Amazon CEO Wants to Take Industry to Outer Space




/ 3 years ago

blue origin

Jeff Bezos, founder and CEO of online retail giant Amazon, has spoken about the future of Blue Origin, his ambitious astronautics startup. While Elon Musk’s SpaceX has its sights set on colonising Mars, Bezos reveals that Blue Origin’s focus is much broader, and that its strategy will consider the Solar system as a whole. While Blue Origin was founded 16 years ago, this marks the first time that Bezos has spoken publicly about the company and its targets.

“I wanted to start a space company from when I was a little kid, but I never expected to have the resources to do so,” Bezos told The Washington Post (which he owns). “Then I won this lottery ticket called Amazon.com. And so when Amazon became a successful company, I realized, ‘Hey, I can actually fulfill my childhood dreams of starting a space company,’ and that’s what I did.”

While Blue Origin was formed before SpaceX, back in 2000, it has moved much slower than its Musk-helmed rival, seemingly by design. Bezos wanted to dip his toe into the astronautics field to examine whether it was feasible, and he admits that he has stood back to allow Musk to do much of the legwork.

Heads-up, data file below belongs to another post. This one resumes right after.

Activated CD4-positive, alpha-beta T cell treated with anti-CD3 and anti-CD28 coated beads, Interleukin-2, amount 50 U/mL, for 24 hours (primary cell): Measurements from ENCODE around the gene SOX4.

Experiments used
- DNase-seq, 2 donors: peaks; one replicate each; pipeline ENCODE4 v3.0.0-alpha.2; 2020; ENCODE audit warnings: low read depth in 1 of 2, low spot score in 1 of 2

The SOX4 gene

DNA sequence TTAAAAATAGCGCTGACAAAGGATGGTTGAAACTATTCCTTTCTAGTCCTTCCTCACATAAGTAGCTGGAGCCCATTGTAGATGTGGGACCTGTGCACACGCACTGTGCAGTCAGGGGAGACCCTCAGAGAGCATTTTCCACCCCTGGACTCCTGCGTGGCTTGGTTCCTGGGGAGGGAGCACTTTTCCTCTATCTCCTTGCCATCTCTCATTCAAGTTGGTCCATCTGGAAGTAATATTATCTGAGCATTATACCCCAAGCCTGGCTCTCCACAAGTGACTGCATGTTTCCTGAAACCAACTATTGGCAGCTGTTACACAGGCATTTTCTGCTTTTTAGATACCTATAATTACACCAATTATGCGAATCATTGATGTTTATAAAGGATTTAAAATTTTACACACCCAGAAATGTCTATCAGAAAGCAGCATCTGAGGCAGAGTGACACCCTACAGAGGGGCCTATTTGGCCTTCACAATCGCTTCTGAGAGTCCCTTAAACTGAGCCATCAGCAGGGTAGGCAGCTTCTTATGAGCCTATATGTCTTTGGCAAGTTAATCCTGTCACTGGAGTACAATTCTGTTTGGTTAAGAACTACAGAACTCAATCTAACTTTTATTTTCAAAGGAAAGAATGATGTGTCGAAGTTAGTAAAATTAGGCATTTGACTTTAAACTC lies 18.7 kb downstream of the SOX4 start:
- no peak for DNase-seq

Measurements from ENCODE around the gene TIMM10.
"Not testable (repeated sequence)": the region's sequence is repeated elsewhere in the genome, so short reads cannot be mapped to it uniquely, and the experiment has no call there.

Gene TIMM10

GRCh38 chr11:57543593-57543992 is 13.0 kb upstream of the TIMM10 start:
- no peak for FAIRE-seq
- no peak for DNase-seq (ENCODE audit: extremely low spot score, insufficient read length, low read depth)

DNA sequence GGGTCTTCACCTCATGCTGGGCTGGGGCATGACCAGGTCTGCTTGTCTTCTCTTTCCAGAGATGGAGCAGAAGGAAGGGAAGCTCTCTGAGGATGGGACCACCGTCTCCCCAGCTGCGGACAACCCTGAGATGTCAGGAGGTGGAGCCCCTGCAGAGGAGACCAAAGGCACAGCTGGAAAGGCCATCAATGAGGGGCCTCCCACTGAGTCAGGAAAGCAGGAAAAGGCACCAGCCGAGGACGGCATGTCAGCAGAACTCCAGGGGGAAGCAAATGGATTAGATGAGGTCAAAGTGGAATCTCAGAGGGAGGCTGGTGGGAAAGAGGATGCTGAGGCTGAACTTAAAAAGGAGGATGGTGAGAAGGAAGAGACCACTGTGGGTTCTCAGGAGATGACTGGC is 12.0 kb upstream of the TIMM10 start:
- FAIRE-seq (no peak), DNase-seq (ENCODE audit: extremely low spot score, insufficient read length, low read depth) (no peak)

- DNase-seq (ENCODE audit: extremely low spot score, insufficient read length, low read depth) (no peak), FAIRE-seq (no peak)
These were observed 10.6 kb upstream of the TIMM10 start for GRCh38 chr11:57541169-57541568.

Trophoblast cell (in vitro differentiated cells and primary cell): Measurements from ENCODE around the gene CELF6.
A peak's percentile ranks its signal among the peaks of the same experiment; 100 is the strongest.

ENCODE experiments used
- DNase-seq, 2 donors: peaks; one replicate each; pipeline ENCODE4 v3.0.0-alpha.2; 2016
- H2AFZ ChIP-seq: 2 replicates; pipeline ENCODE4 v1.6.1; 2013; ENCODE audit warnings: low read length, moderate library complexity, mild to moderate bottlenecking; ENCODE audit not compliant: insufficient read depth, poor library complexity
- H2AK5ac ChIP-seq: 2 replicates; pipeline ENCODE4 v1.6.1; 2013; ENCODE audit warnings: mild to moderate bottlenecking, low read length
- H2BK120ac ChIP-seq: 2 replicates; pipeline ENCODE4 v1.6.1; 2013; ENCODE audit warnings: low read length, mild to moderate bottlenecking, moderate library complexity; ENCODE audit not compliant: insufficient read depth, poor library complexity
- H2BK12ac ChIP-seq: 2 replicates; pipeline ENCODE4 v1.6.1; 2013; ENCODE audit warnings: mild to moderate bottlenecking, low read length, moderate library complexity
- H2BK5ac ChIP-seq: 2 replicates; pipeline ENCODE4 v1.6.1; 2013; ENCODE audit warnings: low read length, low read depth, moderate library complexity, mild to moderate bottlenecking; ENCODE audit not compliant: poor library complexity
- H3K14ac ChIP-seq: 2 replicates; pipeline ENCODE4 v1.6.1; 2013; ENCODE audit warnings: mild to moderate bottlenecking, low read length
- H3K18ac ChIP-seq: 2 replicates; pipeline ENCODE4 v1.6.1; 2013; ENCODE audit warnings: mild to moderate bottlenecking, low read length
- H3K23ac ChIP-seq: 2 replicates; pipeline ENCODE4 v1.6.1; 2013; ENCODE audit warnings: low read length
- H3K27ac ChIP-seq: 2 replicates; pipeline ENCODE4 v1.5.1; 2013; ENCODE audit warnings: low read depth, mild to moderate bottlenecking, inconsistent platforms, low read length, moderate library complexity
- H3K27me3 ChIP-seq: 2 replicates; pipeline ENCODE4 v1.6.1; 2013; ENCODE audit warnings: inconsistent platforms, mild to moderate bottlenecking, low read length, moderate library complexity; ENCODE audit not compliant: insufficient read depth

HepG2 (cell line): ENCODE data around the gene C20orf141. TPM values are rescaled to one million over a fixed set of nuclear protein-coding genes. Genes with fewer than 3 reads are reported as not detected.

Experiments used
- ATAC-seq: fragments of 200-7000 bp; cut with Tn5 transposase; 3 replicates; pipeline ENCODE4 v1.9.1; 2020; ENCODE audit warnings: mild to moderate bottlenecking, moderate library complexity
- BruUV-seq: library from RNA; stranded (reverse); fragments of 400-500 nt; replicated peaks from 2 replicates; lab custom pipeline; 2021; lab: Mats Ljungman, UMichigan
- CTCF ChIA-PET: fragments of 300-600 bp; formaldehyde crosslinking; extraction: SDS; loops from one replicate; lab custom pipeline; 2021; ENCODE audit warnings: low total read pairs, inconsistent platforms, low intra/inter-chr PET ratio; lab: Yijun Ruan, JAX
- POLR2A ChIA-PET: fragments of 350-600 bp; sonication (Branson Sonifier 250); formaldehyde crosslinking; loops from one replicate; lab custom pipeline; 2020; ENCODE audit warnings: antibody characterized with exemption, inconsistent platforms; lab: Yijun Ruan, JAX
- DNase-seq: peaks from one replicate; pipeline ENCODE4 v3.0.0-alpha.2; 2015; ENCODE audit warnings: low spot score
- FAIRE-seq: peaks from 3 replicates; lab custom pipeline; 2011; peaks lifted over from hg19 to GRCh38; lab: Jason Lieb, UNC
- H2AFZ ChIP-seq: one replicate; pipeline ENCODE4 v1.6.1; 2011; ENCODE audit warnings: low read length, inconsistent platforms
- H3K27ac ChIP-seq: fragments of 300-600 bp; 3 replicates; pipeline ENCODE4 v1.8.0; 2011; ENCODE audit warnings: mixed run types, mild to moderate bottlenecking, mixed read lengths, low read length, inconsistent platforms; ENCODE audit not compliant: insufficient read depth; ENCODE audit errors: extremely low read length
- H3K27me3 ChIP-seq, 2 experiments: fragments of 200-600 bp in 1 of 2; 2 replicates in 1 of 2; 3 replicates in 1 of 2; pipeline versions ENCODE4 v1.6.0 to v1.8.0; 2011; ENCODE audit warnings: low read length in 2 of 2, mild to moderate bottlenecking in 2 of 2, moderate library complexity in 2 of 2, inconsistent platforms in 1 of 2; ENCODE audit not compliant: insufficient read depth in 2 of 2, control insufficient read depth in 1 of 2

“SpaceX has had to do the heavy lifting in getting the public and getting Congress and others to accept commercial space,” he said.

blue origin 1

Blue Origin began with a small staff, but every single employee was driven by an obsessive desire to explore outer space.

“Our hiring bar is unabashedly extreme,” Bezos said. “We insist on keeping our team size small (measured in the dozens), which means that each person occupying a spot must be among the most technically gifted in his or her field. We are building real hardware — not PowerPoint presentations. This must excite you. You must be a builder.”

Blue Origin sees the resources of space as “limitless,” and Bezos wants to see Earth-based industry expanded to nearby planet in our Solar system, leaving Earth as a “residential” planet.

“Sometime in the next few hundred years,” he said, “there will be a big inversion where we will realize that we shouldn’t be doing heavy industry on Earth for two reasons: One, it’s very polluting; and two, we don’t have access to enough energy here do it. It just won’t be practical.”

In the immediate future, Blue Origin is building a new orbital rocket, which it has dubbed “Very Big Brother,” powered by its BE-4 engine, with hopes that it will launch before the decade is out. The company is also seeking to expand, hoping to grow its employee base from 600 to 1,000 over the next 12 months.

“It’ll just be an incredibly fun, inspiring part of humanity’s future to go exploring the solar system,” Bezos added. “Who wouldn’t want to do that? Sign me up.”



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